If this was reported at the time of the signing I missed it, but Matt Gelb of the Philly Inquirer writes something fairly shocking today. The basis on which Ruben Amaro decided to sign Delmon Young:
To evaluate [Young], the Phillies relied on seven-year-old scouting reports from the outfielder’s days as a Tampa Bay farmhand. Two of Amaro’s assistants, Scott Proefrock and Bart Braun, were members of the Rays organization when Young was selected first overall in the 2003 draft. They vouched for Young’s ability.
I know it was a small contract, but wow. That can’t have been all of it, right? This had to be a situation in which they looked at his production in Detroit and then just completed a loop with some first-hand info on Young from the old Rays people, didn’t it? Delmon Young seven years ago is probably about as different from Delmon Young today than Delmon Young seven years ago is as different from a can of lima beans.
All that said, that’s just an anecdote the leaps into a larger story about how the Phillies use advanced metrics. The upshot: more scouting than sabermetrics. Interesting stuff, and a nice companion piece to yesterday’s stuff about the Washington Nationals.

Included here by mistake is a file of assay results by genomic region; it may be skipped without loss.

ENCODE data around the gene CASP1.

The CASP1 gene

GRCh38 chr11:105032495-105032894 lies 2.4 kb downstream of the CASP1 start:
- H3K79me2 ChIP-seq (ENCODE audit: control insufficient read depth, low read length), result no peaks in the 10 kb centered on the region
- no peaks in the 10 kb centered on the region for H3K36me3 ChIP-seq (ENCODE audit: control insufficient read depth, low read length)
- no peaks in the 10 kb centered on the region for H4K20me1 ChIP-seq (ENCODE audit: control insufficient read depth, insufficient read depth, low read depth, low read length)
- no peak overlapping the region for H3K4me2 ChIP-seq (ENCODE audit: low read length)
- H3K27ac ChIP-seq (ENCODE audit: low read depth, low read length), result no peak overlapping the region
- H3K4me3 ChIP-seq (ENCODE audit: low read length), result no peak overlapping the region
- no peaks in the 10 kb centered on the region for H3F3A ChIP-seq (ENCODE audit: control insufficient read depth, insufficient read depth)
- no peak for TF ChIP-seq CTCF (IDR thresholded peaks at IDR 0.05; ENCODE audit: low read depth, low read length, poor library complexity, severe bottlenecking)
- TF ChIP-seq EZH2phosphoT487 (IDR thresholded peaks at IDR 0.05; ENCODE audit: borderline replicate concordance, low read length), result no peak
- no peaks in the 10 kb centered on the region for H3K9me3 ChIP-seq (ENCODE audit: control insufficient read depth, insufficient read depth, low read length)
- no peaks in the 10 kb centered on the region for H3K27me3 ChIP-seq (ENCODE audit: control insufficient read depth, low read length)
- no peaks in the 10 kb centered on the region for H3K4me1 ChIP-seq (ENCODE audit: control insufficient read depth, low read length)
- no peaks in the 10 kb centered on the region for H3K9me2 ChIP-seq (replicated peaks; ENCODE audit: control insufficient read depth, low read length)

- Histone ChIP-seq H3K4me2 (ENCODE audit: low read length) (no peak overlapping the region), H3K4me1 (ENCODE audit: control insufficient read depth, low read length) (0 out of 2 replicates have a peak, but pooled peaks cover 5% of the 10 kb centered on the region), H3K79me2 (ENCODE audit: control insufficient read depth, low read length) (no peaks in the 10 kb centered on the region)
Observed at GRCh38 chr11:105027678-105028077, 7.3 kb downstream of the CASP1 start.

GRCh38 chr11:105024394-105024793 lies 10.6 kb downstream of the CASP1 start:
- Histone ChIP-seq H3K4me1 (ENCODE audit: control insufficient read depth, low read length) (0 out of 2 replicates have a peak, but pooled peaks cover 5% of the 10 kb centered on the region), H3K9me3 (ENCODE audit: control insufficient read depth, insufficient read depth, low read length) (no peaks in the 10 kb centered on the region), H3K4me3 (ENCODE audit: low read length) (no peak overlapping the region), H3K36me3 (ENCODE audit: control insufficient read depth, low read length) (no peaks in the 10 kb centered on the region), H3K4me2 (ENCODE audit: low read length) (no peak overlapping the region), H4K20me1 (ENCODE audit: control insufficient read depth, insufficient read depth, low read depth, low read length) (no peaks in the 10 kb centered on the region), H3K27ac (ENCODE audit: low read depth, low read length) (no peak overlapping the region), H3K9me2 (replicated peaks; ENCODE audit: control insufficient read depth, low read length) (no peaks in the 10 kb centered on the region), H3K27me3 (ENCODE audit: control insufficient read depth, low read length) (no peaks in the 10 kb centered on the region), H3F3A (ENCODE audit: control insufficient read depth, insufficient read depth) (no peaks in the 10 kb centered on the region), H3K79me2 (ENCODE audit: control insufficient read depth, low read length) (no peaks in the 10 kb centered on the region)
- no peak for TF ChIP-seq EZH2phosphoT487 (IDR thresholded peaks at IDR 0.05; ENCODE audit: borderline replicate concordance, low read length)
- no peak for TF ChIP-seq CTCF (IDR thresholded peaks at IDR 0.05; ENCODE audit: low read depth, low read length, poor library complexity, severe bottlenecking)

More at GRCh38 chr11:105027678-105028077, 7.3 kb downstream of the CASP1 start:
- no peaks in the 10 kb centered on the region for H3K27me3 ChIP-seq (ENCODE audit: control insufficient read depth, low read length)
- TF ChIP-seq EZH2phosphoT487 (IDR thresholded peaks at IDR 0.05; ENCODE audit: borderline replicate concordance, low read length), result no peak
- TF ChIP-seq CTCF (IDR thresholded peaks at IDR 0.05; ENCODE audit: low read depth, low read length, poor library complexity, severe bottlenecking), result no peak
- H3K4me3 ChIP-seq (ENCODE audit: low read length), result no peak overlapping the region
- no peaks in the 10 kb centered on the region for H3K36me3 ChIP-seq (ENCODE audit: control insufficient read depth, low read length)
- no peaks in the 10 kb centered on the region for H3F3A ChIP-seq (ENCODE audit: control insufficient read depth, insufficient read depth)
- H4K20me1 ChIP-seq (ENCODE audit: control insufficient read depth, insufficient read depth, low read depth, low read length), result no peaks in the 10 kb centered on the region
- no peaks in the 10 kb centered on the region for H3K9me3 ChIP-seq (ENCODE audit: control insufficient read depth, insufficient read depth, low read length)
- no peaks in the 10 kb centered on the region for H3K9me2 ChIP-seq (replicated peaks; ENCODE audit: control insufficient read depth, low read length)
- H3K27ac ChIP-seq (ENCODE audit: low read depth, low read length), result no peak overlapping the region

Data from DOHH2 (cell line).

Free agent right-hander Trevor Cahill reportedly has a one-year deal in place with the Athletics, according to MLB.com’s Jane Lee. The exact terms have yet to be disclosed, and as the agreement is still pending a physical, it has not been formally announced by the club.
Cahill, 30, is coming off of a decent, albeit underwhelming year with the Padres and Royals. He kicked off the 2017 season with a 4-3 record in 11 starts for the Padres, then split his time between the rotation and bullpen after a midseason trade to the Royals. By the end of the year, the righty led the league with 16 wild pitches and had racked up a 4.93 ERA, 4.8 BB/9 and 9.3 SO/9 in 84 innings for the two teams.
The A’s found themselves in desperate need of rotation depth this week after Jharel Cotton announced he’d miss the 2018 season to undergo Tommy John surgery. Right now, the team is considering some combination of Andrew Triggs, Daniel Gossett, Daniel Mengden and Paul Blackburn for the back end of the rotation — a mix that seems unlikely to change in the last two weeks before Opening Day, as Lee points out that Cahill won’t be ready to shoulder a full workload by then. Instead, he’s expected to begin the year in the bullpen and work his way up to a starting role, where the A’s hope he’ll replicate the All-Star numbers he produced with them back in 2010.